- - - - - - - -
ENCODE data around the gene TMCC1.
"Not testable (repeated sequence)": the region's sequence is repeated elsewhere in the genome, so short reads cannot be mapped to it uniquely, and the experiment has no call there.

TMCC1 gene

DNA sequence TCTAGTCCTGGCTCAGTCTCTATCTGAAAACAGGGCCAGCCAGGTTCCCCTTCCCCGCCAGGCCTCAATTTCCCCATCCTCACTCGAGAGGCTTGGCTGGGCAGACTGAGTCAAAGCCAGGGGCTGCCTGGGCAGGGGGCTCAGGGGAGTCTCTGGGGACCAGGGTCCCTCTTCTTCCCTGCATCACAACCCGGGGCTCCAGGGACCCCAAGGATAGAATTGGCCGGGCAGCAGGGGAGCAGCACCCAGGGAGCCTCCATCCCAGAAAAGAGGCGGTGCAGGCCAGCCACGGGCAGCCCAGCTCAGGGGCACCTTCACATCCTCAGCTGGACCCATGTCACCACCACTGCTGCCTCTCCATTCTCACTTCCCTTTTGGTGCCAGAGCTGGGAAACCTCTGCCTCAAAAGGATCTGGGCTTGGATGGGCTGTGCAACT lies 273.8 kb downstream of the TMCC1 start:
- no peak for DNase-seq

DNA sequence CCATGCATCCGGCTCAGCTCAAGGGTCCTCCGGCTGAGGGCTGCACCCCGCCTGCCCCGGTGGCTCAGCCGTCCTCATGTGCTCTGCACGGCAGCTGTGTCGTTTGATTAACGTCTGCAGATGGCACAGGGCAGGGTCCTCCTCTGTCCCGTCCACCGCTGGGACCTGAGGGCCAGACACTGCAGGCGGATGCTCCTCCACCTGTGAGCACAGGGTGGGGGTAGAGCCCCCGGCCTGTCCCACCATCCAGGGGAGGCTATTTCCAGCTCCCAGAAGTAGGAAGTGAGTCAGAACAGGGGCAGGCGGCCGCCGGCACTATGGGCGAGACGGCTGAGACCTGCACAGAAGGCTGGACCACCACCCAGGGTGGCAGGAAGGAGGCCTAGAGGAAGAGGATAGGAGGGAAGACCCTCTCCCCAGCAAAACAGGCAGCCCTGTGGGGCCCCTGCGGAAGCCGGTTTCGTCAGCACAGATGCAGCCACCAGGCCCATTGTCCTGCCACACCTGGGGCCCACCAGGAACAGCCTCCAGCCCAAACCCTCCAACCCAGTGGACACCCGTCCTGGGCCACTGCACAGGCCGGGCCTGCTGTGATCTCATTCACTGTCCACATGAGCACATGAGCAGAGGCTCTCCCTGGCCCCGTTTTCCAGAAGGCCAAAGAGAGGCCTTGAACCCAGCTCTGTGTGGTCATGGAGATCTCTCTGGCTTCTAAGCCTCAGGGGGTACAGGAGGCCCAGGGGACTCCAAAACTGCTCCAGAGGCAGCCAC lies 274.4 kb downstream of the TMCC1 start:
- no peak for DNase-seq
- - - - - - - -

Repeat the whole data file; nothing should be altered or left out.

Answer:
ENCODE data around the gene TMCC1.
"Not testable (repeated sequence)": the region's sequence is repeated elsewhere in the genome, so short reads cannot be mapped to it uniquely, and the experiment has no call there.

TMCC1 gene

DNA sequence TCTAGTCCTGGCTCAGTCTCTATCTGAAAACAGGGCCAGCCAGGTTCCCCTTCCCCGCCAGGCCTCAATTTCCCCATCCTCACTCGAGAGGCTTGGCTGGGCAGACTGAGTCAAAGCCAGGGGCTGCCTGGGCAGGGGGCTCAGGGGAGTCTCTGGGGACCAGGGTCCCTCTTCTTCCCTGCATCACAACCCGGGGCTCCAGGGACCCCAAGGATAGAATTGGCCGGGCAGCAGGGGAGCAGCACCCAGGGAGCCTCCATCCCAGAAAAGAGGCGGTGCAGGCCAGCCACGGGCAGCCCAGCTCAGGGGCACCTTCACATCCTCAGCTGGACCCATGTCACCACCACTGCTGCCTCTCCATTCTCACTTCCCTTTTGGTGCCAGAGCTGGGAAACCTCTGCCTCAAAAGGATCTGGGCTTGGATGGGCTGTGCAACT lies 273.8 kb downstream of the TMCC1 start:
- no peak for DNase-seq

DNA sequence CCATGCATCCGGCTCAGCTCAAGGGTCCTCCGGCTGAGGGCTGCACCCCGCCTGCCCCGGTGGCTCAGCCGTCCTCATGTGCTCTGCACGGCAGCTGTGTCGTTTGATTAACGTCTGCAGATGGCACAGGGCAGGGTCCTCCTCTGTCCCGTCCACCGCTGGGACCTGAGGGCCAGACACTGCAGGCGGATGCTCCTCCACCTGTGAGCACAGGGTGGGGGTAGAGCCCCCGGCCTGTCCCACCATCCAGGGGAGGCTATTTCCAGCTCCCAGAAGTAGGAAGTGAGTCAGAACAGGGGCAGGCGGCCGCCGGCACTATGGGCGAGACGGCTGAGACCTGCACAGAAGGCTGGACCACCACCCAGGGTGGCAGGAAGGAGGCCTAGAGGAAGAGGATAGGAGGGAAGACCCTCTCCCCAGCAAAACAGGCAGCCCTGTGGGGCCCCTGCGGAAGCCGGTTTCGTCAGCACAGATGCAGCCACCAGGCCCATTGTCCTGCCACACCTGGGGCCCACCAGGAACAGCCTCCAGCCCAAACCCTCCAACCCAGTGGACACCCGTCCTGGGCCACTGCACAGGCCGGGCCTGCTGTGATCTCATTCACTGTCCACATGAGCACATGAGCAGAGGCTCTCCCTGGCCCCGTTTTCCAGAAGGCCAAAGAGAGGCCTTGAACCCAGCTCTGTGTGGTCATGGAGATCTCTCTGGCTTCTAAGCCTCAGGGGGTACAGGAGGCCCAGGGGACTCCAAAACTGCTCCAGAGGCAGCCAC lies 274.4 kb downstream of the TMCC1 start:
- no peak for DNase-seq